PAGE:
On this day: How to squander two sets to love lead twice in a day? Ask Pete Sampras



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On this day: How to squander two sets to love lead twice in a day? Ask Pete Sampras

On August 2, 1992, world no. 3 Pete Sampras experienced what he described as a "tough day at the office and the one to forget" at the Olympic Games in Barcelona. Namely, the 20-year-old suffered two defeats in a single day despite having two sets to love advantage in both, something you don't experience that often, or barely ever!

The temperature was above 30 degrees Celsius, with humidity reaching 70% and making the conditions very tough for a grueling session on slow clay, challenging enough for one best-of-five encounter. Instead of that, Sampras had to battle in two of those, spending hours on the court and leaving Barcelona empty-handed despite an excellent opportunity to stay on the medal trail.

First, the American faced Andrei Cherkasov in the singles third round, losing 6-7(7), 1-6, 7-5, 6-0, 6-3 after three hours and 49 minutes of an epic fight after dropping 14 out of the last 17 games! Standing as the last American player in the draw, Pete claimed a tight opening set and dominated in the second, controlling the pace and moving a set away from the place in the quarter-final.

Sampras came back from a break down in the third set and served to send it to the tie break at 5-6. Suddenly, he sprayed two forehand errors that handed the set to his rival, who survived and extended his chances. With momentum on his side, Cherkasov raced into a 4-0 lead in the fourth set, and Sampras decided to throw it away and save some energy for the fifth, which didn't help him either.

Andrei, who played under the Unified Team flag after coming from the collapsed USSR, closed that set in style and was now the favorite to perform the complete turnaround and bring the match home in the decider. Pete hit a double fault on a break chance in the eighth game to send his rival 5-3 in front and find himself on the losing side when Cherkasov held a few minutes later to enter the last eight.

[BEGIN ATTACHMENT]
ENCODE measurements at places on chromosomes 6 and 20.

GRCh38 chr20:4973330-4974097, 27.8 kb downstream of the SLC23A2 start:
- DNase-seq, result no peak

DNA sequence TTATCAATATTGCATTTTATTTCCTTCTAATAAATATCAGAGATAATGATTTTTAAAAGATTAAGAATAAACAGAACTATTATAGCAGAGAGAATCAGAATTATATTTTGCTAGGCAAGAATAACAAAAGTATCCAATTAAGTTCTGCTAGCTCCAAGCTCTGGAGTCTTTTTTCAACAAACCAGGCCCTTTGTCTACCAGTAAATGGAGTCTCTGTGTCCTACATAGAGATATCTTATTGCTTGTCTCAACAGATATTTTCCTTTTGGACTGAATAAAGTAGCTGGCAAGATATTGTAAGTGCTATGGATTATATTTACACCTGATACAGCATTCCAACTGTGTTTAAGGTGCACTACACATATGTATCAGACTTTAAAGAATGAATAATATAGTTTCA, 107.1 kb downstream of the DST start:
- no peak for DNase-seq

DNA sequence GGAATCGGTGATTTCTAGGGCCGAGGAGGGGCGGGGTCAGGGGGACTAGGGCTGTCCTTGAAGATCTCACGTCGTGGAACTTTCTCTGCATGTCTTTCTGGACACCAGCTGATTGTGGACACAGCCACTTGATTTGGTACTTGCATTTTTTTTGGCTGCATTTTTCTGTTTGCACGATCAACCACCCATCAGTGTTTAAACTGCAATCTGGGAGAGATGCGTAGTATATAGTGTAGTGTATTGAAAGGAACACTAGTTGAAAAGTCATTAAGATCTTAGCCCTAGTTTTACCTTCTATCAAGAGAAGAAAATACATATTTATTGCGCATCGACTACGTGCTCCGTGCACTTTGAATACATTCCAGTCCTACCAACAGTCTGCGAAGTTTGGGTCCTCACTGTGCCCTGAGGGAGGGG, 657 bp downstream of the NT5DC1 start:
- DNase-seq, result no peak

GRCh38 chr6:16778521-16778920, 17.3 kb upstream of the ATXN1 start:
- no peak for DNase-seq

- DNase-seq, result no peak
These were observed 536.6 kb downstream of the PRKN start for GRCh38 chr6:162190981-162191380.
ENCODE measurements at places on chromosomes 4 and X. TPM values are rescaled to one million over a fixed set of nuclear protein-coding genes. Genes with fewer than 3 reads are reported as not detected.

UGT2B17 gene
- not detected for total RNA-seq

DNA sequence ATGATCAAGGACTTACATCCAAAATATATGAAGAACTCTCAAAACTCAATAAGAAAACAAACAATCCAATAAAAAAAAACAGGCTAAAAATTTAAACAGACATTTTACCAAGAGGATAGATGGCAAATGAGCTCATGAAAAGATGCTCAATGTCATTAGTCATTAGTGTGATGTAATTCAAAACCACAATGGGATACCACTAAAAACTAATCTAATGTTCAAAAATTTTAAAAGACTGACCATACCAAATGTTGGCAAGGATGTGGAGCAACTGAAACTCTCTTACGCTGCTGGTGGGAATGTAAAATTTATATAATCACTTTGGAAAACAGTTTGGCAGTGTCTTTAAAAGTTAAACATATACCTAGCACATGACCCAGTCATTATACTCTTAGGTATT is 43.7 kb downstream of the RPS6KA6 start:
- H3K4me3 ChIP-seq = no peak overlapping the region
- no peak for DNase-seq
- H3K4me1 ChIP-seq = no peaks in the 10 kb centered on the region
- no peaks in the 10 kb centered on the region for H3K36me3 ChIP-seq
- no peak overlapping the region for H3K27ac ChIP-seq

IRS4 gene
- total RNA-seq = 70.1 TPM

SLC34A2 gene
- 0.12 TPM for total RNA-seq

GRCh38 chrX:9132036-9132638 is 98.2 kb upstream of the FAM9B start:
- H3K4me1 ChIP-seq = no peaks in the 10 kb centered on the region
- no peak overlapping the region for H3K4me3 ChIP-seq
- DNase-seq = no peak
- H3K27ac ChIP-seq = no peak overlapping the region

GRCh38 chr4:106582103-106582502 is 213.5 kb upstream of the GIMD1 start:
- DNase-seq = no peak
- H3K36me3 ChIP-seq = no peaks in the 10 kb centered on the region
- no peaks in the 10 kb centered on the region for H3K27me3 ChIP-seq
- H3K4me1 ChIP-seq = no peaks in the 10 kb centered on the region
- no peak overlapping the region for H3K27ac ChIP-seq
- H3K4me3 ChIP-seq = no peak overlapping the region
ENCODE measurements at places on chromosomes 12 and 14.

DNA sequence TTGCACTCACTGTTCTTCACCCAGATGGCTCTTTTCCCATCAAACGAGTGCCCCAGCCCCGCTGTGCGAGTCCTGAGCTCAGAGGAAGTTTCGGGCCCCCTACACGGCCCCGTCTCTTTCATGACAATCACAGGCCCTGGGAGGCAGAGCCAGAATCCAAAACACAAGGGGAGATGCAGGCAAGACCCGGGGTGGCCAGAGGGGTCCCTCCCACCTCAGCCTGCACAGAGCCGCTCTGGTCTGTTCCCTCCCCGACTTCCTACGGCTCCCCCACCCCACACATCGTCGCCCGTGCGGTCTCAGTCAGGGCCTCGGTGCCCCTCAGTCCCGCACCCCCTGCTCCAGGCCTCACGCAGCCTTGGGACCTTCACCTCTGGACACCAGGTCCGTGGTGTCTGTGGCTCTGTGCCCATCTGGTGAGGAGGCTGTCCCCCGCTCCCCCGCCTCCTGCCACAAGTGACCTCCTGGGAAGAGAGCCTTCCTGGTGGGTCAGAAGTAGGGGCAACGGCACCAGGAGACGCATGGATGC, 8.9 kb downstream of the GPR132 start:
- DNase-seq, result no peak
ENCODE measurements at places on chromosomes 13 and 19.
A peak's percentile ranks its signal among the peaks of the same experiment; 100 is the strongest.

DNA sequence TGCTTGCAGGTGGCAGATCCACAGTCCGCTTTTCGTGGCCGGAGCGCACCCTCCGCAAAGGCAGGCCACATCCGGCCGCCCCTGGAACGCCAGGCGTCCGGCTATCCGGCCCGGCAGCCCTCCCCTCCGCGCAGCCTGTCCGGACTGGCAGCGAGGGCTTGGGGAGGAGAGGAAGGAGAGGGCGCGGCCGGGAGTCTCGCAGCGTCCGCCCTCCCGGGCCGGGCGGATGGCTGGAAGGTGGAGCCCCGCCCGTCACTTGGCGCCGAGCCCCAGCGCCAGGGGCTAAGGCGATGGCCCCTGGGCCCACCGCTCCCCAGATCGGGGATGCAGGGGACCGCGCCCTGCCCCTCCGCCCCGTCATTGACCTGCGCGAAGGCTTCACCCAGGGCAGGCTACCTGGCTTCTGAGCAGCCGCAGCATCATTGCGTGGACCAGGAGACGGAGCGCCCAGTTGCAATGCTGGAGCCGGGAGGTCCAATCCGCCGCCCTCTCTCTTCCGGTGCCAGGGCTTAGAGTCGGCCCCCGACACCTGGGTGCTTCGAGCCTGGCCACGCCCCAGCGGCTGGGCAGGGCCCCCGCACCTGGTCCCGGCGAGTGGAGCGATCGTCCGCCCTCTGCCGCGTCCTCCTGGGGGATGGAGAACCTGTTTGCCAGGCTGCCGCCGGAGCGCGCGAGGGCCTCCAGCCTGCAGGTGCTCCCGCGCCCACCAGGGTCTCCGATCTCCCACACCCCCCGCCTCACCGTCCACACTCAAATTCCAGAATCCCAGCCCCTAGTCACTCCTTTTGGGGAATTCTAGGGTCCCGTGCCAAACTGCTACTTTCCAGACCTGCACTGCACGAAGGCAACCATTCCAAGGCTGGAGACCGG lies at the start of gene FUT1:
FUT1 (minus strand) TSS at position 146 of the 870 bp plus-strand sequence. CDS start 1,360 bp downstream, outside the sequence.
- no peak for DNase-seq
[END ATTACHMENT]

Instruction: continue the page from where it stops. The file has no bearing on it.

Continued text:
Pete Sampras suffered two defeats from two sets to love up in Barcelona 1992.

Like this wasn't enough, the young American stepped on the court again after some rest, playing the second-round doubles match with Jim Courier (Jim won just seven games against Marc Rosset in singles) against the Spaniards Sergio Casal and Emilio Sanchez.

It turned out to be another epic clash, and the Americans wasted a colossal lead to hit the exit door, with Casal and Sanchez prevailing 5-7, 4-6, 6-3, 6-2, 6-2. After the second set, the Spaniards recovered their game and played better and better in the remaining three to reach the quarter-final, where they would lose to Boris Becker and Michael Stich in five sets.

"I got down, 3-0, 4-0, and I thought I might as well bag that set and get ready for the fifth. It's hard when you're not exactly tanking but saving your energy for the fifth set, and that's what I did. I've been in Europe for two months and was looking forward to this, but personally, I was looking more forward to the Majors.

This is a massive tournament, but it's not in the same category as one of four Majors. It's more tailored for the Spaniards, and that's O.K.; it's their Olympics, and they can do what they want. Maybe we can get something faster in Atlanta.

I was looking forward to the Olympics, and I wanted to walk out of Barcelona with a singles medal. Still, this was a very tough tournament, with best-of-five singles and even best-of-five doubles, which is absurd. Plus, I've been playing a lot this year, and the Olympics came at a tough time in the schedule when you want to get ready for the US Open rather than being on clay courts here. It's disappointing, but life goes on," Pete Sampras said.